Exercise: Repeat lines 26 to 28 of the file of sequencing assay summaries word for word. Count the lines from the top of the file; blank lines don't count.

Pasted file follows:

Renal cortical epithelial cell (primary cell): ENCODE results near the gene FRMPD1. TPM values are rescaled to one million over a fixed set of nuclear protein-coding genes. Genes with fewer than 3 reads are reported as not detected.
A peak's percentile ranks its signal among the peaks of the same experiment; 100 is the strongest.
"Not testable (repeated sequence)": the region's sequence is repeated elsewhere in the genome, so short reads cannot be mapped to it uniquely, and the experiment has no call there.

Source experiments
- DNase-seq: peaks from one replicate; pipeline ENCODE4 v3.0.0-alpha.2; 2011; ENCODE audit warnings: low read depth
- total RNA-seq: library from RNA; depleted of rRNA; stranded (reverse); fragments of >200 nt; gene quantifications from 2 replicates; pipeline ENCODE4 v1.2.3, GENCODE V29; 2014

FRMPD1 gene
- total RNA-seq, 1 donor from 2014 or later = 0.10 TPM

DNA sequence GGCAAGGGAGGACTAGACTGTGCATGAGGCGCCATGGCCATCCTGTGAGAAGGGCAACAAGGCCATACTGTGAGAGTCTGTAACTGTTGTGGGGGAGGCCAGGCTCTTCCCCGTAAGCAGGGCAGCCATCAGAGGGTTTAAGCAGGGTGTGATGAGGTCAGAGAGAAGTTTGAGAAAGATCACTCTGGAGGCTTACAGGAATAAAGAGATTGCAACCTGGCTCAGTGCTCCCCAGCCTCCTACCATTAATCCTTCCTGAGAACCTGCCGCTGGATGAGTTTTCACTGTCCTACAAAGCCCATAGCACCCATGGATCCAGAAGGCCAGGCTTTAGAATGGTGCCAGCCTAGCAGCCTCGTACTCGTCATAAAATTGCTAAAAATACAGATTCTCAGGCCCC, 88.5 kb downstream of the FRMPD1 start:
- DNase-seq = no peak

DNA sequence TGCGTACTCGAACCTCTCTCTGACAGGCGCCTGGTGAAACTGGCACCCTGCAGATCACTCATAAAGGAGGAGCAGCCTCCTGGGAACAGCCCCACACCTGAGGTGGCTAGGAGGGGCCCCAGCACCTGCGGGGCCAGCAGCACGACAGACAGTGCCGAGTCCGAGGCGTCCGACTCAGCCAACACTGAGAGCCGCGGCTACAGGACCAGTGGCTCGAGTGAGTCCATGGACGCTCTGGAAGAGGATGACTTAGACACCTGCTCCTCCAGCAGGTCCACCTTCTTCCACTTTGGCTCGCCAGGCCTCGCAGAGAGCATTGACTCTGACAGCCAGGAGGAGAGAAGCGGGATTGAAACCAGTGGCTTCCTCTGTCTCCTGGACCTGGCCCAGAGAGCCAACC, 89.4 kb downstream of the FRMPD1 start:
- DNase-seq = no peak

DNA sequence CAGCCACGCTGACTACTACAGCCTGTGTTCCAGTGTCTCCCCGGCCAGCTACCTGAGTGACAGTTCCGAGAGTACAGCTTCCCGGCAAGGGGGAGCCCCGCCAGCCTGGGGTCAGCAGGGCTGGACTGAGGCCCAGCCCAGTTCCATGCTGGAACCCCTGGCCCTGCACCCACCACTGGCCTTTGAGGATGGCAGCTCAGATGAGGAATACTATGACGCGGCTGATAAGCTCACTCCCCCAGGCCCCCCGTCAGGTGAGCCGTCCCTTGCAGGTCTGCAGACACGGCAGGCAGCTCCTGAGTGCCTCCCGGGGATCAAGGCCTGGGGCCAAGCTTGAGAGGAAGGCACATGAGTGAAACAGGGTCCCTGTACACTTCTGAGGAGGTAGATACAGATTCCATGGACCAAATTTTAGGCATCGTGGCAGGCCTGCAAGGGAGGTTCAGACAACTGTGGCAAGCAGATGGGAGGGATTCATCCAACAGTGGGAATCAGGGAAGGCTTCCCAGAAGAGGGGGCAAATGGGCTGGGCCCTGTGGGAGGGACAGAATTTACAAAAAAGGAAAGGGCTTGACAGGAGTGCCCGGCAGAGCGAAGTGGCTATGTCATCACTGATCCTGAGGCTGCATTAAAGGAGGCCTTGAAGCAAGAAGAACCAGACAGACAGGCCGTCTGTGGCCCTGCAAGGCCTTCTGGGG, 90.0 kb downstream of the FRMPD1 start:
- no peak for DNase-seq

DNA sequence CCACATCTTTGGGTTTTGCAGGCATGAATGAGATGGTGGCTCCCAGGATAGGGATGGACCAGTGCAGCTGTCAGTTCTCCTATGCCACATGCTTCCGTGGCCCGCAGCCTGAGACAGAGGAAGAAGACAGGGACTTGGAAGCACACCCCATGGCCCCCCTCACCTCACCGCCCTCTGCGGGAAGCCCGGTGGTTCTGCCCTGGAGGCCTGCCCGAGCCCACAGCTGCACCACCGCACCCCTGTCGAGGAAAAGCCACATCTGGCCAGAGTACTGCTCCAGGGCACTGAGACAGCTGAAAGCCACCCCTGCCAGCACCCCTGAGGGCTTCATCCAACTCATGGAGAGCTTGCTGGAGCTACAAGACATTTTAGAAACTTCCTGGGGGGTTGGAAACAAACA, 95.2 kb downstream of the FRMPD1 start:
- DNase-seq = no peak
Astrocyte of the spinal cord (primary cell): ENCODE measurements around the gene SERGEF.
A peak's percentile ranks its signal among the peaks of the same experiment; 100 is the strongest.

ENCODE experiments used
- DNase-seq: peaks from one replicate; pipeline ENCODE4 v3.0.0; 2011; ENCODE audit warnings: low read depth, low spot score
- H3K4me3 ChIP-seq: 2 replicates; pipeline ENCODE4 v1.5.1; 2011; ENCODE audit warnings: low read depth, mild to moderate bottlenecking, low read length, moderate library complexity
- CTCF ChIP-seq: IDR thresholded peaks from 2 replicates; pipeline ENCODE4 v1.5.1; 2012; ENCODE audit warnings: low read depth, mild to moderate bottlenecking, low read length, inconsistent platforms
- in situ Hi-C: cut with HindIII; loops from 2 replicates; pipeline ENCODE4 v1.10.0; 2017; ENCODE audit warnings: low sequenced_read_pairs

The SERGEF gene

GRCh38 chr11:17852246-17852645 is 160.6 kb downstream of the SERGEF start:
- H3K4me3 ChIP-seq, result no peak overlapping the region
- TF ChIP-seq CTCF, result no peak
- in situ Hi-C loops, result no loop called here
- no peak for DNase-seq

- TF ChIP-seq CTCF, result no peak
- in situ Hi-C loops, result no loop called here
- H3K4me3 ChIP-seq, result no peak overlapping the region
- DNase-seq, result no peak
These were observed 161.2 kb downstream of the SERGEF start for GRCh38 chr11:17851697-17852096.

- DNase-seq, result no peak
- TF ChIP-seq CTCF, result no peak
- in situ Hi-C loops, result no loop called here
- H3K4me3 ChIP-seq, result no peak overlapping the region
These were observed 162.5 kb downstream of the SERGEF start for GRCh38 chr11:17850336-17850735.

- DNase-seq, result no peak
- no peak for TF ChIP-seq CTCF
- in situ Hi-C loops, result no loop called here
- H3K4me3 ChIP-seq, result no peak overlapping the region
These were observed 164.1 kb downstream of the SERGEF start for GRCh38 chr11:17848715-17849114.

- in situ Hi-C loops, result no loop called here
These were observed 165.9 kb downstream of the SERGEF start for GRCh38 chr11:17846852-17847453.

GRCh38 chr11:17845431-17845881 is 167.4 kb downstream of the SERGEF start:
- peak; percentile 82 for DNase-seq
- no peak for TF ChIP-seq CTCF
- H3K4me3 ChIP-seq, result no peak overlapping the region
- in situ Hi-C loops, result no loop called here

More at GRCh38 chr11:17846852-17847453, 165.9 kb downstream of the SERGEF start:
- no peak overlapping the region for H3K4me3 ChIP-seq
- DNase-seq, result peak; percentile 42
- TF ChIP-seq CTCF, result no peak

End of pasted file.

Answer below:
- H3K4me3 ChIP-seq, result no peak overlapping the region
- TF ChIP-seq CTCF, result no peak
- in situ Hi-C loops, result no loop called here